Flea Folly Architects also working on Fountains Abbey series
Charles Holland and Flea Folly Architects have been selected to design large-scale outdoor works in a World Heritage Site landscape in Yorkshire.
The two practices, plus artists Lucy & Jorge Orta, were asked to reimagine the follies that once stood at Fountains Abbey and Studley Royal water garden.
The “folly!” project is the third in an annual contemporary art series run by the National Trust and Arts Council England.
Aimee Rawson, project officer at Fountains Abbey and Studley Royal, said: “Each of the artists given the opportunity to create these substantial temporary structures has been inspired by the original concept behind an 18th-century folly garden and we look forward to seeing how their playful and interactive designs come to life.”
Holland’s new practice, Charles Holland Architects based in Deal in Kent, has the largest commission which will be positioned at Tent Hill.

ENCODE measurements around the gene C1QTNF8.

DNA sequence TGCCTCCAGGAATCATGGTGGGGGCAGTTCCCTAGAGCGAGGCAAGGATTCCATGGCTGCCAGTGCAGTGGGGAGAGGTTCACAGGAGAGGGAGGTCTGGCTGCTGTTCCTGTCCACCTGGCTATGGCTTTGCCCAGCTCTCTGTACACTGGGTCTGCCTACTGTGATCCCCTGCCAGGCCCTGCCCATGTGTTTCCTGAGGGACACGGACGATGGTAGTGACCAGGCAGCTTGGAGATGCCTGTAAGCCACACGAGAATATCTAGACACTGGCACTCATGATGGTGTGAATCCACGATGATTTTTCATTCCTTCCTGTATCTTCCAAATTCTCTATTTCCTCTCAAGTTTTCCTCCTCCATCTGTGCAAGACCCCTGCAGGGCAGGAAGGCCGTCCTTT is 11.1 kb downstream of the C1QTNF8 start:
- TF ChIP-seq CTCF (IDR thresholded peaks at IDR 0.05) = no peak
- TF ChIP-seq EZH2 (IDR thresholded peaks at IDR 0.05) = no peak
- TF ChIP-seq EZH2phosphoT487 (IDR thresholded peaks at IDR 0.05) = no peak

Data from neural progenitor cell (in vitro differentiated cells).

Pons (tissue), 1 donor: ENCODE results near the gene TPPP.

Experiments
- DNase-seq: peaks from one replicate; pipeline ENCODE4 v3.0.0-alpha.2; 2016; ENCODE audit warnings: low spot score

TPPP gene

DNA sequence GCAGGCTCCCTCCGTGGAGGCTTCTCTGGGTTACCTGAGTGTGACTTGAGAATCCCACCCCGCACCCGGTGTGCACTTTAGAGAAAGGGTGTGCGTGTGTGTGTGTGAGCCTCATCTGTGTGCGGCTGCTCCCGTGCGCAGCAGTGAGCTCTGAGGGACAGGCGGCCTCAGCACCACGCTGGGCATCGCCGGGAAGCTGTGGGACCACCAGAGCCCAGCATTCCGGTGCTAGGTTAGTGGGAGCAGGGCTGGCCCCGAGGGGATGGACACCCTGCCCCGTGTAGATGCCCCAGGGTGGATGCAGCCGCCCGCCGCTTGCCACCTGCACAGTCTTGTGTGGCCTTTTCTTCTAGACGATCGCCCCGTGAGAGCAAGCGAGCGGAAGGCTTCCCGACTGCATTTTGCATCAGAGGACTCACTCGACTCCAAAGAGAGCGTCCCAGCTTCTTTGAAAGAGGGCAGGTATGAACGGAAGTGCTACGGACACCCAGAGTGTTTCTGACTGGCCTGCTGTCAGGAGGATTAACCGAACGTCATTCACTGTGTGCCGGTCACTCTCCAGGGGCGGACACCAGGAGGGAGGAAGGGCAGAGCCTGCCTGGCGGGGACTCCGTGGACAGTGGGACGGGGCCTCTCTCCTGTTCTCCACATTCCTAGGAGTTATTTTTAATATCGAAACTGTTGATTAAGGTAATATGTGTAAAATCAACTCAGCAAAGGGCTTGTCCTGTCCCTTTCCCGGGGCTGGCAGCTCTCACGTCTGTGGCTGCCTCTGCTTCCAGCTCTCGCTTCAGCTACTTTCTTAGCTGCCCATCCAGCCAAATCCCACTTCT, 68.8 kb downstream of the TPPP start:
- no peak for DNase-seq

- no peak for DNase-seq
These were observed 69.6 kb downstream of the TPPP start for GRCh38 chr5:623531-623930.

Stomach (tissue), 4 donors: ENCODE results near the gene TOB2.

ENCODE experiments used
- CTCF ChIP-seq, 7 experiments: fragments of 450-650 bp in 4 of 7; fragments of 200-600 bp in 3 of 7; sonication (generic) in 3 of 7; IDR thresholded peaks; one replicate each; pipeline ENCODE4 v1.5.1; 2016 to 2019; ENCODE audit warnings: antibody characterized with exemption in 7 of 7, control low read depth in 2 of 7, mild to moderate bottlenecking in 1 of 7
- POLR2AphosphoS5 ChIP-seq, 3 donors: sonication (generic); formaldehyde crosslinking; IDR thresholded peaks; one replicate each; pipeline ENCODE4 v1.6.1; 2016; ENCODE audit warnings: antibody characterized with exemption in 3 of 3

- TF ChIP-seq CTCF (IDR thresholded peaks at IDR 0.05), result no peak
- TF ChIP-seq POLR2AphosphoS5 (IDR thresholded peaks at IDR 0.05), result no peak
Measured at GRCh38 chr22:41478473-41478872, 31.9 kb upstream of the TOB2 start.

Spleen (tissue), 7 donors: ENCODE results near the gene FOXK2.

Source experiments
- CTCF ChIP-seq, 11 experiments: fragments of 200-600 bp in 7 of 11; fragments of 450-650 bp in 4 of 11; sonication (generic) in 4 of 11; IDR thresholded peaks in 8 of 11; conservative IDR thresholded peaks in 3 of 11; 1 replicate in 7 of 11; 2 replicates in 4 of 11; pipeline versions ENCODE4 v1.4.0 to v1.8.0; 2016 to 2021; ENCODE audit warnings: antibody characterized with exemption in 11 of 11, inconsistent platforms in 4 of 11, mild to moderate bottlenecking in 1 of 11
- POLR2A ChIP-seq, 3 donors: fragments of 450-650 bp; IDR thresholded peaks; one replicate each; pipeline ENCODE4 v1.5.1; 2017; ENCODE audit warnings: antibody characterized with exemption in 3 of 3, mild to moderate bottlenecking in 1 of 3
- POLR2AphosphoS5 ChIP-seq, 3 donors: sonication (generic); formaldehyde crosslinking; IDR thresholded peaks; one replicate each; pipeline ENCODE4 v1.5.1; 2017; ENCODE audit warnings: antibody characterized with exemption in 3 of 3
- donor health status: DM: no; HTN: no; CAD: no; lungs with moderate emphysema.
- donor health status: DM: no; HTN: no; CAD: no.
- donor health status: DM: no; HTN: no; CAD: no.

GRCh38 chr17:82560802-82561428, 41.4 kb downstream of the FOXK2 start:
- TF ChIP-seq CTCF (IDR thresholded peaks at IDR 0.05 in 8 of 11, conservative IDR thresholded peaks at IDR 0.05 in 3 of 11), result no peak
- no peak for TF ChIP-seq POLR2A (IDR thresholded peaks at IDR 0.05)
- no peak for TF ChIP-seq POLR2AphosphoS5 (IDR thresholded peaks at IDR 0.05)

He said: “I love the idea of a contemporary take on the historic landscape offered by the brief. Studley Royal has many stunning locations and previous generations have made much of the views across the Georgian water gardens and Abbey. Tent Hill is one of the most prominent spots in the grounds, and one of the most represented through paintings and photographs, so it’s very exciting to be able to respond to that.”
Studio Orta was asked to create a piece on the site of a former classical temple on the Banqueting House lawn.
Pascal Bronner & Thomas Hillier of London-based Flea Folly will create an installation on the site of the former 18th-century Bathing House.
A fourth piece, designed by a pupil from a local school as part of a collaboration with the North Yorkshire Society of Architects, will also be unveiled shortly.